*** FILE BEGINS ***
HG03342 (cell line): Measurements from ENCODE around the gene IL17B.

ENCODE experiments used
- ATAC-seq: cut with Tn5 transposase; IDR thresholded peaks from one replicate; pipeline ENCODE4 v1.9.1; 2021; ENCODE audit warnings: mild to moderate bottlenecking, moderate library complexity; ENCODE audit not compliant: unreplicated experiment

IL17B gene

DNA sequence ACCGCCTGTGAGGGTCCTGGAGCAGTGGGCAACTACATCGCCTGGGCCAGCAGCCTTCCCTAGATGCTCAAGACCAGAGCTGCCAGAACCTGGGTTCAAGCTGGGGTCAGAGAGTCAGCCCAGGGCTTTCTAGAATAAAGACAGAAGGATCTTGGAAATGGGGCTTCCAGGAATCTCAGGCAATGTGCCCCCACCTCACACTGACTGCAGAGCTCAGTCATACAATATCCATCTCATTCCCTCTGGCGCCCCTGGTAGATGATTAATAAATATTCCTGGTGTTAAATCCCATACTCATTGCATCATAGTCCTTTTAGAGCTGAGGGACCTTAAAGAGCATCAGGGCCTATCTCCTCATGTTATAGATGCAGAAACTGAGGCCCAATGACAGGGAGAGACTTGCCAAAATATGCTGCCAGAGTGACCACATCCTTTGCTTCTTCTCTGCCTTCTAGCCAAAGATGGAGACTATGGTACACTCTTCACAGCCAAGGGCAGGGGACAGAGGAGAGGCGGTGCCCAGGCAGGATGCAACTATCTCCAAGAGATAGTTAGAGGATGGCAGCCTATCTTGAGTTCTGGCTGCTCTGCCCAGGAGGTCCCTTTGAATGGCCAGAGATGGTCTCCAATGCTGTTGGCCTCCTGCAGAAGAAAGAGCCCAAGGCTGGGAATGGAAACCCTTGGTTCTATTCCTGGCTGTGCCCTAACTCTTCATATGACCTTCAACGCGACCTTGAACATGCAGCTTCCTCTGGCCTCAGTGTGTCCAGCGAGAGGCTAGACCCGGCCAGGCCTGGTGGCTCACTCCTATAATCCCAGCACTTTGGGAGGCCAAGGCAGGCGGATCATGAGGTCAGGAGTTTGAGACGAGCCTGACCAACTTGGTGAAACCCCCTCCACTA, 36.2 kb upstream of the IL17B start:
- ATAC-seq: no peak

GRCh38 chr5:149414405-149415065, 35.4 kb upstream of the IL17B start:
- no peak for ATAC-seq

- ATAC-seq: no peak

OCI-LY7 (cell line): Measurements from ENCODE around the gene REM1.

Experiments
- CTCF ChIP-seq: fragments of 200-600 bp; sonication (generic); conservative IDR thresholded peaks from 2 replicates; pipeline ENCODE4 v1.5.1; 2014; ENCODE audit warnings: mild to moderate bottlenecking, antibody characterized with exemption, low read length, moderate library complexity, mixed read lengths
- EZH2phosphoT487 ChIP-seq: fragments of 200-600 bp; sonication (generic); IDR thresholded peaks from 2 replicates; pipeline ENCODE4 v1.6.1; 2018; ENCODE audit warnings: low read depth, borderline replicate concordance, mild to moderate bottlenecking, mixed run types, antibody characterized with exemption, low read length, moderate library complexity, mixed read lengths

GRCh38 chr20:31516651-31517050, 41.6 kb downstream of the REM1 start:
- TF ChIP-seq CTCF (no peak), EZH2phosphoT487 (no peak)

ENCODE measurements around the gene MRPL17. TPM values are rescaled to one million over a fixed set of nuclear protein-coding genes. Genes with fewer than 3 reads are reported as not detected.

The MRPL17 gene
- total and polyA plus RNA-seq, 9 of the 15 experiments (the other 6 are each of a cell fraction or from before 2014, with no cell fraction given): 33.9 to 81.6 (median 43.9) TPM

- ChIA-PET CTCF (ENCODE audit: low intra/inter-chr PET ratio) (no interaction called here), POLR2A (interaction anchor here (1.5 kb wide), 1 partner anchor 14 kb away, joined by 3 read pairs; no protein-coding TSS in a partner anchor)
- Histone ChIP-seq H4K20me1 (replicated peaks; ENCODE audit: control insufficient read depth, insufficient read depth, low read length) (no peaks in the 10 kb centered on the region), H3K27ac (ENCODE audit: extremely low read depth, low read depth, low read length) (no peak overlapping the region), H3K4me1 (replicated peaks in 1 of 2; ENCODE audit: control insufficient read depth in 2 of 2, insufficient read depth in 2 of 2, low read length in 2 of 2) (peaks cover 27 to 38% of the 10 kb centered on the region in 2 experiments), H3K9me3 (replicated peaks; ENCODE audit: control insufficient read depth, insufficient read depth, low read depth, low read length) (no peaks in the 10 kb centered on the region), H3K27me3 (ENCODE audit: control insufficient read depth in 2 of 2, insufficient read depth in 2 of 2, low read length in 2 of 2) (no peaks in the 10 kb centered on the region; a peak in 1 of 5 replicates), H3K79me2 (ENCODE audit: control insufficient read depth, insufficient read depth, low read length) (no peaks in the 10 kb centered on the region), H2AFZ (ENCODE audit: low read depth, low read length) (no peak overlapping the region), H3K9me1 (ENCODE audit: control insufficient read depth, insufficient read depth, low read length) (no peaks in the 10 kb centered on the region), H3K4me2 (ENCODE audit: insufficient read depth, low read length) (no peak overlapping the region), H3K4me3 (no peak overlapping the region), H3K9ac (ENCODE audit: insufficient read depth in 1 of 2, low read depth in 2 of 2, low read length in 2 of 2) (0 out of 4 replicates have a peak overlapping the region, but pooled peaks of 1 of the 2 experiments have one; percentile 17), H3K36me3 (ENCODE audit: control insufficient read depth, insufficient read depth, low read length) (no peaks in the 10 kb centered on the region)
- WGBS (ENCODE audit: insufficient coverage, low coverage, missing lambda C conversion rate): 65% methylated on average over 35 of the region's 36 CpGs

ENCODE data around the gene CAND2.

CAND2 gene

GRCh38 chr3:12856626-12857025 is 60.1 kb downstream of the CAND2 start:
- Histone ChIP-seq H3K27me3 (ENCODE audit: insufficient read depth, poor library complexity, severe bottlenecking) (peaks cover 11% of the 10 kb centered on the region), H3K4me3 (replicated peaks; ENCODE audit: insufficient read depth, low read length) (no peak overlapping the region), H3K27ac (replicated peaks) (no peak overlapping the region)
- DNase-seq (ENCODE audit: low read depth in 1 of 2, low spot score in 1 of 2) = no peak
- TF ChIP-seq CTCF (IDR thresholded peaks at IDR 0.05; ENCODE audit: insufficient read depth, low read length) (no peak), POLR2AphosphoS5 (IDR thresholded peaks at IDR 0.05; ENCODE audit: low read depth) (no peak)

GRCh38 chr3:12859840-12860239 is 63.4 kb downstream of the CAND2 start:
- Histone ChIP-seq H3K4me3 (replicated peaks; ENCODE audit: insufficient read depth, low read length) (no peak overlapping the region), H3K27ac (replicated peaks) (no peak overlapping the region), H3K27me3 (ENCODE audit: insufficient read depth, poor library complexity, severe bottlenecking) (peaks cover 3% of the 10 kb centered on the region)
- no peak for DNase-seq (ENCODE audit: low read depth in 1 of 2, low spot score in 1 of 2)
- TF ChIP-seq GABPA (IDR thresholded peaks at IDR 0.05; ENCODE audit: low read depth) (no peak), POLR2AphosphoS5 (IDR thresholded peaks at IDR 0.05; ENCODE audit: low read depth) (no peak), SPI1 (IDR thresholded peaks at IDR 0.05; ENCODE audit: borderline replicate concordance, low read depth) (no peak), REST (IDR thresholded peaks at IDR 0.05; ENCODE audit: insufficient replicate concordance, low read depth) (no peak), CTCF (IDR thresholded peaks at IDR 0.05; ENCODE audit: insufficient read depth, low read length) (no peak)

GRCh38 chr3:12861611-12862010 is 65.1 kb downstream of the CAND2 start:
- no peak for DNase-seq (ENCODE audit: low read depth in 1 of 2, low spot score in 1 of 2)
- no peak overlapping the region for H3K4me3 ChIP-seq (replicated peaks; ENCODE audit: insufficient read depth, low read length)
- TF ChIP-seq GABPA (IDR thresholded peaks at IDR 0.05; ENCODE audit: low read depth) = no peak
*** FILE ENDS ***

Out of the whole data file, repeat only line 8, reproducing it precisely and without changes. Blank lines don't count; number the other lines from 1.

- no peak for ATAC-seq